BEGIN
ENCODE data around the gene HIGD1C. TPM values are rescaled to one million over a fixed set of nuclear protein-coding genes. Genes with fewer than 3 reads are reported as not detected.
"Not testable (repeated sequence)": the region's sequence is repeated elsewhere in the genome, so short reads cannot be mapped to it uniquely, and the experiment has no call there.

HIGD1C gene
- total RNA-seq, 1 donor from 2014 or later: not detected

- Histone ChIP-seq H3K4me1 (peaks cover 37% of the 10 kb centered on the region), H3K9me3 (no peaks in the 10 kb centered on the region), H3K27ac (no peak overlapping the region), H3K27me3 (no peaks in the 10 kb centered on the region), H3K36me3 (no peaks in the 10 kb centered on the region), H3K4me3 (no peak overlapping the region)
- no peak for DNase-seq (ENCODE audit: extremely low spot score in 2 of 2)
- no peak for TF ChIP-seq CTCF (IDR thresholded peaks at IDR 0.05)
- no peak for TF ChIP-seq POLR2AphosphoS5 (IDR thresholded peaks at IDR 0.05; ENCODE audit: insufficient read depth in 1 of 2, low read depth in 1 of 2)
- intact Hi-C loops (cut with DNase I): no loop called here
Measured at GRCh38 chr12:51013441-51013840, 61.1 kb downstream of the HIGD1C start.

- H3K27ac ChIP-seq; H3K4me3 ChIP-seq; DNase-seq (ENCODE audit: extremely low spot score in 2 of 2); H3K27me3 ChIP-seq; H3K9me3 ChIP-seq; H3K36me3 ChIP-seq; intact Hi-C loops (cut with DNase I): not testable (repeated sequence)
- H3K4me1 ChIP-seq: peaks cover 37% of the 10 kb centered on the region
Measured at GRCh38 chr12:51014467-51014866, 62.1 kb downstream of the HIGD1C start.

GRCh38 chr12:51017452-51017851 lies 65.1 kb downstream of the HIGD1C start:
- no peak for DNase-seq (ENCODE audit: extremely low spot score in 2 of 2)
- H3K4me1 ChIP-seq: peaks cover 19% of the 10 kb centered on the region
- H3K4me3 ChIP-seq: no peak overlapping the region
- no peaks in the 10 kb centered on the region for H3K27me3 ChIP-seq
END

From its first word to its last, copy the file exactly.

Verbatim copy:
ENCODE data around the gene HIGD1C. TPM values are rescaled to one million over a fixed set of nuclear protein-coding genes. Genes with fewer than 3 reads are reported as not detected.
"Not testable (repeated sequence)": the region's sequence is repeated elsewhere in the genome, so short reads cannot be mapped to it uniquely, and the experiment has no call there.

HIGD1C gene
- total RNA-seq, 1 donor from 2014 or later: not detected

- Histone ChIP-seq H3K4me1 (peaks cover 37% of the 10 kb centered on the region), H3K9me3 (no peaks in the 10 kb centered on the region), H3K27ac (no peak overlapping the region), H3K27me3 (no peaks in the 10 kb centered on the region), H3K36me3 (no peaks in the 10 kb centered on the region), H3K4me3 (no peak overlapping the region)
- no peak for DNase-seq (ENCODE audit: extremely low spot score in 2 of 2)
- no peak for TF ChIP-seq CTCF (IDR thresholded peaks at IDR 0.05)
- no peak for TF ChIP-seq POLR2AphosphoS5 (IDR thresholded peaks at IDR 0.05; ENCODE audit: insufficient read depth in 1 of 2, low read depth in 1 of 2)
- intact Hi-C loops (cut with DNase I): no loop called here
Measured at GRCh38 chr12:51013441-51013840, 61.1 kb downstream of the HIGD1C start.

- H3K27ac ChIP-seq; H3K4me3 ChIP-seq; DNase-seq (ENCODE audit: extremely low spot score in 2 of 2); H3K27me3 ChIP-seq; H3K9me3 ChIP-seq; H3K36me3 ChIP-seq; intact Hi-C loops (cut with DNase I): not testable (repeated sequence)
- H3K4me1 ChIP-seq: peaks cover 37% of the 10 kb centered on the region
Measured at GRCh38 chr12:51014467-51014866, 62.1 kb downstream of the HIGD1C start.

GRCh38 chr12:51017452-51017851 lies 65.1 kb downstream of the HIGD1C start:
- no peak for DNase-seq (ENCODE audit: extremely low spot score in 2 of 2)
- H3K4me1 ChIP-seq: peaks cover 19% of the 10 kb centered on the region
- H3K4me3 ChIP-seq: no peak overlapping the region
- no peaks in the 10 kb centered on the region for H3K27me3 ChIP-seq